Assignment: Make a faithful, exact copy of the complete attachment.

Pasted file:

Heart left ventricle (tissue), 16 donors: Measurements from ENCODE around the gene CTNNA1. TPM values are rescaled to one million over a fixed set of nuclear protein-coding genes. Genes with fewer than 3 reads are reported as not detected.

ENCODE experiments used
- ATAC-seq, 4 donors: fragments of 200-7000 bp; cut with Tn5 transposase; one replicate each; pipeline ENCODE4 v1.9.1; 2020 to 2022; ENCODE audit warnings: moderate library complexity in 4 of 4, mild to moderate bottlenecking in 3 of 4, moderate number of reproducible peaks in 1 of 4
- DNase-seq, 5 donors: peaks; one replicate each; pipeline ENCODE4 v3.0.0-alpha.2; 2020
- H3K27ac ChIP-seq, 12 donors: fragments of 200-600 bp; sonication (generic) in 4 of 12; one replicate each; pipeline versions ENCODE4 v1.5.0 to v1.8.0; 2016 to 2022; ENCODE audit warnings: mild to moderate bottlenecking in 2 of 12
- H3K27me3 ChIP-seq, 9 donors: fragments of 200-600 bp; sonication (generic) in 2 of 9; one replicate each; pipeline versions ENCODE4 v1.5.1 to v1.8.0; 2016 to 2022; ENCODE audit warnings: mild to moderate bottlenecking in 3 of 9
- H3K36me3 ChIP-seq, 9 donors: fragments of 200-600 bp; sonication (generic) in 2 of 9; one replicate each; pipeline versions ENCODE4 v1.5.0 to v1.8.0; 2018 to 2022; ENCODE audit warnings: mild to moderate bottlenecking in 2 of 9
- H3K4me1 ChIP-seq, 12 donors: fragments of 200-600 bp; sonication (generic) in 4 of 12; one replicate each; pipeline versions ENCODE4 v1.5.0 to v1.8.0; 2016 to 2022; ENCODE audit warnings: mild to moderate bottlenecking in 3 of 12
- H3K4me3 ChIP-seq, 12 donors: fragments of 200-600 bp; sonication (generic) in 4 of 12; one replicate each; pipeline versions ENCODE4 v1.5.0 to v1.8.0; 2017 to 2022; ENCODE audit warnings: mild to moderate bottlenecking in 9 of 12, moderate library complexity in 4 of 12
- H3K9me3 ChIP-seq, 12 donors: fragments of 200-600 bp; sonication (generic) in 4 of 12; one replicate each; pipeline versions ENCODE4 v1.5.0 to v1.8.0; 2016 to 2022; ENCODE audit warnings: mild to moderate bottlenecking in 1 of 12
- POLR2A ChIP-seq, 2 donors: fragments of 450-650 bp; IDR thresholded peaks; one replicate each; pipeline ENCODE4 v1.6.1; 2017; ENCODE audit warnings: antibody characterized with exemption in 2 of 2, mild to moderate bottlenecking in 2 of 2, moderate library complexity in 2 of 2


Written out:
Heart left ventricle (tissue), 16 donors: Measurements from ENCODE around the gene CTNNA1. TPM values are rescaled to one million over a fixed set of nuclear protein-coding genes. Genes with fewer than 3 reads are reported as not detected.

ENCODE experiments used
- ATAC-seq, 4 donors: fragments of 200-7000 bp; cut with Tn5 transposase; one replicate each; pipeline ENCODE4 v1.9.1; 2020 to 2022; ENCODE audit warnings: moderate library complexity in 4 of 4, mild to moderate bottlenecking in 3 of 4, moderate number of reproducible peaks in 1 of 4
- DNase-seq, 5 donors: peaks; one replicate each; pipeline ENCODE4 v3.0.0-alpha.2; 2020
- H3K27ac ChIP-seq, 12 donors: fragments of 200-600 bp; sonication (generic) in 4 of 12; one replicate each; pipeline versions ENCODE4 v1.5.0 to v1.8.0; 2016 to 2022; ENCODE audit warnings: mild to moderate bottlenecking in 2 of 12
- H3K27me3 ChIP-seq, 9 donors: fragments of 200-600 bp; sonication (generic) in 2 of 9; one replicate each; pipeline versions ENCODE4 v1.5.1 to v1.8.0; 2016 to 2022; ENCODE audit warnings: mild to moderate bottlenecking in 3 of 9
- H3K36me3 ChIP-seq, 9 donors: fragments of 200-600 bp; sonication (generic) in 2 of 9; one replicate each; pipeline versions ENCODE4 v1.5.0 to v1.8.0; 2018 to 2022; ENCODE audit warnings: mild to moderate bottlenecking in 2 of 9
- H3K4me1 ChIP-seq, 12 donors: fragments of 200-600 bp; sonication (generic) in 4 of 12; one replicate each; pipeline versions ENCODE4 v1.5.0 to v1.8.0; 2016 to 2022; ENCODE audit warnings: mild to moderate bottlenecking in 3 of 12
- H3K4me3 ChIP-seq, 12 donors: fragments of 200-600 bp; sonication (generic) in 4 of 12; one replicate each; pipeline versions ENCODE4 v1.5.0 to v1.8.0; 2017 to 2022; ENCODE audit warnings: mild to moderate bottlenecking in 9 of 12, moderate library complexity in 4 of 12
- H3K9me3 ChIP-seq, 12 donors: fragments of 200-600 bp; sonication (generic) in 4 of 12; one replicate each; pipeline versions ENCODE4 v1.5.0 to v1.8.0; 2016 to 2022; ENCODE audit warnings: mild to moderate bottlenecking in 1 of 12
- POLR2A ChIP-seq, 2 donors: fragments of 450-650 bp; IDR thresholded peaks; one replicate each; pipeline ENCODE4 v1.6.1; 2017; ENCODE audit warnings: antibody characterized with exemption in 2 of 2, mild to moderate bottlenecking in 2 of 2, moderate library complexity in 2 of 2